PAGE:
The Bureau of Labor Statistics offers some fascinating information: transportation incidents (41%) still top the causes of fatalities, and violence from people or animals comes in second (17%). But are the top 10 most dangerous occupations what you thought they would be?
- Loggers: 127.8 deaths per 100,000 workers
If you’ve seen loggers at work, you wouldn’t balk at this statistic. Just be glad you wood never have to slice tons of timber and move them over rugged landscapes.
- Fishing workers: 117 deaths per 100,000 workers
Apart from perhaps Steve Jobs, who often slept under his desk, fishers are the only people who are generally required to sleep where they work on days they’re rostered on. So even when they’re not working, they’re at risk when the seas throw a temper tantrum.
- Pilots and flight engineers: 53.4 deaths per 100,000 workers
It’s by far the most glamorous – not to mention well compensated – occupation on this list, at an average salary of $128,800. But a couple of simple mistakes and it’s all too easy to lose everything for the staff of the sky.
- Roofers: 40.5 deaths per 100,000 workers
Remember to thank the next worker who patches that hole on your roof – they make it look easy, but the heights and summer heat pose very real risks.
- Steel and structural iron workers: 37 deaths per 100,000 workers
There’s a reason welders wear masks and protective suits, and it’s not because of their aesthetic appeal. Constructing metal objects is no simple task, as the statistics would indicate.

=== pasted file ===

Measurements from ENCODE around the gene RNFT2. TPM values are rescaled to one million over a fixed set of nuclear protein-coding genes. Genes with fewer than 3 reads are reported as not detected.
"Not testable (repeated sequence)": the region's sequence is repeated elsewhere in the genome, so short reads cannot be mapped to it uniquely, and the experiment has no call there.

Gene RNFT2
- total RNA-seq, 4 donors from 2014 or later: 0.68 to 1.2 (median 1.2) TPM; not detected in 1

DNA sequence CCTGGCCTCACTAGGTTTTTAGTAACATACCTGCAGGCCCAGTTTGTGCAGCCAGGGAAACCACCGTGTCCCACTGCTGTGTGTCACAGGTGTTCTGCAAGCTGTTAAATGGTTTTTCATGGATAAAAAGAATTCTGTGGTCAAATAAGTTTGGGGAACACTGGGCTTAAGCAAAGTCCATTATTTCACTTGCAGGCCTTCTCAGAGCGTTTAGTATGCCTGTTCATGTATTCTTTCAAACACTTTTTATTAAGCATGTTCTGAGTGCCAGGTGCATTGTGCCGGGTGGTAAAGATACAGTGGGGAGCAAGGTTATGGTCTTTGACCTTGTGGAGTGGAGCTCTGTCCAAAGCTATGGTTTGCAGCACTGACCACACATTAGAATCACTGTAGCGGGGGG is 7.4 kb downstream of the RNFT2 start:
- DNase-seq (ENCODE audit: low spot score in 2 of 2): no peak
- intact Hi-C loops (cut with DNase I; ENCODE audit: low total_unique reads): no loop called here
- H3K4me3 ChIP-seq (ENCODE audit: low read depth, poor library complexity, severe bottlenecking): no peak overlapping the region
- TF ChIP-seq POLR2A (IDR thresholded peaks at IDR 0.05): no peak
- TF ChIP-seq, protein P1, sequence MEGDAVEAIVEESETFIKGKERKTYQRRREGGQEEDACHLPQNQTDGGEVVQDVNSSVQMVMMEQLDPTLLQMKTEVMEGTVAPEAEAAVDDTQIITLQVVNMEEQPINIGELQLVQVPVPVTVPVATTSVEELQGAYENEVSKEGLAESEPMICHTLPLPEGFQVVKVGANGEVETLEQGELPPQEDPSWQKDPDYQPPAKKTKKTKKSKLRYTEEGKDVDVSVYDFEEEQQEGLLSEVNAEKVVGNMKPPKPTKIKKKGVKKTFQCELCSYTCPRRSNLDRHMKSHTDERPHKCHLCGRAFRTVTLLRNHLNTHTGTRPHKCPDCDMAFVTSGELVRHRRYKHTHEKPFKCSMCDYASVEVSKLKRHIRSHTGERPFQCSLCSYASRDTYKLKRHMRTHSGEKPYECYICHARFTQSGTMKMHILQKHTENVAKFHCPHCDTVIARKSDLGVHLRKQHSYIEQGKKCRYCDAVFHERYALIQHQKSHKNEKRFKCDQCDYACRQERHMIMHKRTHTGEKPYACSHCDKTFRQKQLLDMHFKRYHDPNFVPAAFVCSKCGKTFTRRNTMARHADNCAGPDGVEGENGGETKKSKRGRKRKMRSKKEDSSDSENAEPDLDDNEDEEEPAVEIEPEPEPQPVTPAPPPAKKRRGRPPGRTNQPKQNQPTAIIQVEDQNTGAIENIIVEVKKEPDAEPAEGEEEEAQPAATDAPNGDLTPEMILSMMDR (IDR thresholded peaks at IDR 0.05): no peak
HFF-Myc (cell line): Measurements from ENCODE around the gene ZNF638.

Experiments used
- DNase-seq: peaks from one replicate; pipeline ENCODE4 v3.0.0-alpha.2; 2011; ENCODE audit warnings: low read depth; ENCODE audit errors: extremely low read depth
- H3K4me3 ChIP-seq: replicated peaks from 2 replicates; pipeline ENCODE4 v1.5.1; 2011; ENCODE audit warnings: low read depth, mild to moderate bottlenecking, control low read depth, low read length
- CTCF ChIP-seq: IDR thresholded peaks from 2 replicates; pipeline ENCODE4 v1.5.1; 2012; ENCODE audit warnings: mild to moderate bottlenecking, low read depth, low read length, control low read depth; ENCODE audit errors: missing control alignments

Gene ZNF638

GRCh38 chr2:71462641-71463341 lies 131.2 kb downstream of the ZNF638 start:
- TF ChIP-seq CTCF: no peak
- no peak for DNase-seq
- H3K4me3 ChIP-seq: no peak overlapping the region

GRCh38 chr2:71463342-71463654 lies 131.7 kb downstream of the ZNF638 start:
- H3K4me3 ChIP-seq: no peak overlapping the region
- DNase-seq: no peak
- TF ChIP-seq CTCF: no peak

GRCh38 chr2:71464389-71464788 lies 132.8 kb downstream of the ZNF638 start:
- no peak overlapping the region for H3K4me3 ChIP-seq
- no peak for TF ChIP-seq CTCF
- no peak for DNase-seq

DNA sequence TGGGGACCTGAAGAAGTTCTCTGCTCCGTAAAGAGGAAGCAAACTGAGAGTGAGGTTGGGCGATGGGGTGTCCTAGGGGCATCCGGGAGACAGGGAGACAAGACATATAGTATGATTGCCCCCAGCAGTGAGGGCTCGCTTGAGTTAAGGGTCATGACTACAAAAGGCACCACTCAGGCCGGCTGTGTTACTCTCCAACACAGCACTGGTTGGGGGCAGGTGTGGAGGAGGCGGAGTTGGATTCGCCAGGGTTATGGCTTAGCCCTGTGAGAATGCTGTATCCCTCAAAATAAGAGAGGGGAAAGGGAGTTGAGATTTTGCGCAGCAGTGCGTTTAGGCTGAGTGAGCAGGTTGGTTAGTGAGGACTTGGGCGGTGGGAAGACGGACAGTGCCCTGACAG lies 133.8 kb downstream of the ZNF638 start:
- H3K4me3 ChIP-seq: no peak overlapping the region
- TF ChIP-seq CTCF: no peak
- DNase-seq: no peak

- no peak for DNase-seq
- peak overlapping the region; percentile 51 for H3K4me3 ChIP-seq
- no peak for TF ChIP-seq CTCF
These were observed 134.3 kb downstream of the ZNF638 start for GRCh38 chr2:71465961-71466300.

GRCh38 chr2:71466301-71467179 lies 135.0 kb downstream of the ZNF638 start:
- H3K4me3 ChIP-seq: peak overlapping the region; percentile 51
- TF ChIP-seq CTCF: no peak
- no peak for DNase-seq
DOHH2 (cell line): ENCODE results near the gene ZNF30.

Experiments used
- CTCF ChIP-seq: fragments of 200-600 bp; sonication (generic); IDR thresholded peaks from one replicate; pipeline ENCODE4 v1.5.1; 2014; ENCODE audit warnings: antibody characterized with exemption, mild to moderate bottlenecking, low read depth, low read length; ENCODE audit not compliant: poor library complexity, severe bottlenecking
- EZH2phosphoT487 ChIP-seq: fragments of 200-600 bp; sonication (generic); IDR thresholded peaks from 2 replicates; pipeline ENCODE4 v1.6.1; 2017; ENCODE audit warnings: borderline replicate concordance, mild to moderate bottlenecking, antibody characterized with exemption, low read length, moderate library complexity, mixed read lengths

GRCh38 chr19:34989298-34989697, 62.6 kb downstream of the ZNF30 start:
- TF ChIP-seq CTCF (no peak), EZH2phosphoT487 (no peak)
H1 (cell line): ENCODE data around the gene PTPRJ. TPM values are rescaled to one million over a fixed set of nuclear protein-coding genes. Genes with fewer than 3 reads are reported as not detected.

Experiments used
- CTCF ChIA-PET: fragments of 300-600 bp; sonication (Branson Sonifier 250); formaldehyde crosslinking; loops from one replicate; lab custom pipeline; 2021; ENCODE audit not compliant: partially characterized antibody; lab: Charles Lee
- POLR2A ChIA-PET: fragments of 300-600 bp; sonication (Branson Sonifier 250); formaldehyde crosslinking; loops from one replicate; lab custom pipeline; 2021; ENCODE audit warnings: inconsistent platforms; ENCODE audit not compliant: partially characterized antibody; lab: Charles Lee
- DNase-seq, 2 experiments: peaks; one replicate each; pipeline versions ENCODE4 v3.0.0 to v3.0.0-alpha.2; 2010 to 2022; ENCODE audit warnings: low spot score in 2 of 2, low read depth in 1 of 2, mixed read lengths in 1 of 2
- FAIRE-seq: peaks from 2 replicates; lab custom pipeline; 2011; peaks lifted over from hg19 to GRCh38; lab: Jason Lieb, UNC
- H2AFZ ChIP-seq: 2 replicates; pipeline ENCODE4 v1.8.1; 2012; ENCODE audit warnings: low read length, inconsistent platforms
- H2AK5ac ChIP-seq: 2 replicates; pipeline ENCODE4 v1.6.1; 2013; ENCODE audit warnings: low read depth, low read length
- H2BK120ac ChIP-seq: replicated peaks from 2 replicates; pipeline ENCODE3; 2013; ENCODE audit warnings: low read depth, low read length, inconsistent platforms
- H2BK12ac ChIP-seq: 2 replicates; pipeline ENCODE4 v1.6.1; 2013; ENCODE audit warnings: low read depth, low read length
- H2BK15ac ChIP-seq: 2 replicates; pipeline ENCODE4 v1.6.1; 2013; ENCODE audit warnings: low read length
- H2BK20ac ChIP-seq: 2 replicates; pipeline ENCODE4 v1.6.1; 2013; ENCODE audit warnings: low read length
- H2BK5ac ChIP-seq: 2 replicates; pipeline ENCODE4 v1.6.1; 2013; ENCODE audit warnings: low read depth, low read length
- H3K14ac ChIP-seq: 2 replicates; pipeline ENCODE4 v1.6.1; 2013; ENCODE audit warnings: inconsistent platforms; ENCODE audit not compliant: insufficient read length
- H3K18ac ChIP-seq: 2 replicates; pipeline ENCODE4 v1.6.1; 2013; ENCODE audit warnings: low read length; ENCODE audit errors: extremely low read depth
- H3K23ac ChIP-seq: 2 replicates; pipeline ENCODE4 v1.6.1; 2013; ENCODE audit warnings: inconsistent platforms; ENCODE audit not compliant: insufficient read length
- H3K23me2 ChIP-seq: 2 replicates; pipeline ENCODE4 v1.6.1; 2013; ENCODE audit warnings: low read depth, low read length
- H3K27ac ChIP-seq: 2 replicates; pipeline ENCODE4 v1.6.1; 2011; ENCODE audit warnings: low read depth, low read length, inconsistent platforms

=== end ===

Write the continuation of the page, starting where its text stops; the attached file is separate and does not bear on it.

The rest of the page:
- Rubbish collectors: 27.1 deaths per 100,000 workers
Not only do garbos have a thankless job, but their daily hazards go far beyond the olfactory elements of the task. The equipment they deal with and the environments in which they work are so harsh that several American collectors have died of heat stroke in the past decade.
- Electrical line workers: 23 deaths per 100,000 workers
Somebody’s got to repair the wires that feed our buildings with electricity. Though they receive $62,300 for their hard work, their risky environment places them beside electricity and heights that would strike fear the bravest of souls.
- Drivers: 22.1 deaths per 100,000 workers
Exhaustion is the most common factor that leads to road injuries and fatalities amongst truckies, who only receive an average $27,700 for their efforts.
- Farmers: 21.3 deaths per 100,000 workers
An average salary of $73,700 is enough to line agricultural workers’ pockets comfortably, but not enough to protect them from an occasionally vicious animal.
- Construction workers: 17.4 deaths per 100,000 workers
With low unionization rates and minimum wages below developed-world standards, construction workers in the US face high risks when they pick up their tools in the morning.